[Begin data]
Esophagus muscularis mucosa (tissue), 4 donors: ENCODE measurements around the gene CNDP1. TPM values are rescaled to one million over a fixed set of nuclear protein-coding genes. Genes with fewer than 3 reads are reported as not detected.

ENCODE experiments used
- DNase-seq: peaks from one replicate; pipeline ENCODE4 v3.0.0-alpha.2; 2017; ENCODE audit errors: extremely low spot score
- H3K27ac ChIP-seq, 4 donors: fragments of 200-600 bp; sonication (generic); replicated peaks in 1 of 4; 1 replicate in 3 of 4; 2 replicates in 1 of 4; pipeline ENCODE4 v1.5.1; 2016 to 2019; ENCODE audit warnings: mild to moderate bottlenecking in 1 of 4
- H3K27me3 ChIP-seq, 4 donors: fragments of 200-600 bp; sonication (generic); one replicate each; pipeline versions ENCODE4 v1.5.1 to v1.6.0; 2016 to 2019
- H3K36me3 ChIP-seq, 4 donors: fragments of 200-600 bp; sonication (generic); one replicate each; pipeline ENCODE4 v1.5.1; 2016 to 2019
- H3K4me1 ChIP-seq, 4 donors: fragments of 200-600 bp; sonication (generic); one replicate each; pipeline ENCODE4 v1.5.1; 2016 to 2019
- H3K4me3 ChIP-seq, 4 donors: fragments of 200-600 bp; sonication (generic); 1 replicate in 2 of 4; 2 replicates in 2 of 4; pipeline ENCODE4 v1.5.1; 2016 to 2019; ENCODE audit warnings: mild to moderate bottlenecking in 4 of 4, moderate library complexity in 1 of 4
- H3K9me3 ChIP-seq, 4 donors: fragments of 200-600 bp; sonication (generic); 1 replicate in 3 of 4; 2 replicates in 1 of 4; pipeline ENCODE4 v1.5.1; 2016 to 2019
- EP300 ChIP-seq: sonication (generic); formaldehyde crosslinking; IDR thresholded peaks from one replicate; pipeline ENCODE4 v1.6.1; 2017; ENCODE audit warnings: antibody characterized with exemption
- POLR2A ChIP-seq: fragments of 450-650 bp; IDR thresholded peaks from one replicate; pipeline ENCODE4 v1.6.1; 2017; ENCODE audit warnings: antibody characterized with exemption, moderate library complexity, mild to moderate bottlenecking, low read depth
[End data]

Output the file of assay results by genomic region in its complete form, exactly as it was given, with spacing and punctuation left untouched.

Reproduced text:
Esophagus muscularis mucosa (tissue), 4 donors: ENCODE measurements around the gene CNDP1. TPM values are rescaled to one million over a fixed set of nuclear protein-coding genes. Genes with fewer than 3 reads are reported as not detected.

ENCODE experiments used
- DNase-seq: peaks from one replicate; pipeline ENCODE4 v3.0.0-alpha.2; 2017; ENCODE audit errors: extremely low spot score
- H3K27ac ChIP-seq, 4 donors: fragments of 200-600 bp; sonication (generic); replicated peaks in 1 of 4; 1 replicate in 3 of 4; 2 replicates in 1 of 4; pipeline ENCODE4 v1.5.1; 2016 to 2019; ENCODE audit warnings: mild to moderate bottlenecking in 1 of 4
- H3K27me3 ChIP-seq, 4 donors: fragments of 200-600 bp; sonication (generic); one replicate each; pipeline versions ENCODE4 v1.5.1 to v1.6.0; 2016 to 2019
- H3K36me3 ChIP-seq, 4 donors: fragments of 200-600 bp; sonication (generic); one replicate each; pipeline ENCODE4 v1.5.1; 2016 to 2019
- H3K4me1 ChIP-seq, 4 donors: fragments of 200-600 bp; sonication (generic); one replicate each; pipeline ENCODE4 v1.5.1; 2016 to 2019
- H3K4me3 ChIP-seq, 4 donors: fragments of 200-600 bp; sonication (generic); 1 replicate in 2 of 4; 2 replicates in 2 of 4; pipeline ENCODE4 v1.5.1; 2016 to 2019; ENCODE audit warnings: mild to moderate bottlenecking in 4 of 4, moderate library complexity in 1 of 4
- H3K9me3 ChIP-seq, 4 donors: fragments of 200-600 bp; sonication (generic); 1 replicate in 3 of 4; 2 replicates in 1 of 4; pipeline ENCODE4 v1.5.1; 2016 to 2019
- EP300 ChIP-seq: sonication (generic); formaldehyde crosslinking; IDR thresholded peaks from one replicate; pipeline ENCODE4 v1.6.1; 2017; ENCODE audit warnings: antibody characterized with exemption
- POLR2A ChIP-seq: fragments of 450-650 bp; IDR thresholded peaks from one replicate; pipeline ENCODE4 v1.6.1; 2017; ENCODE audit warnings: antibody characterized with exemption, moderate library complexity, mild to moderate bottlenecking, low read depth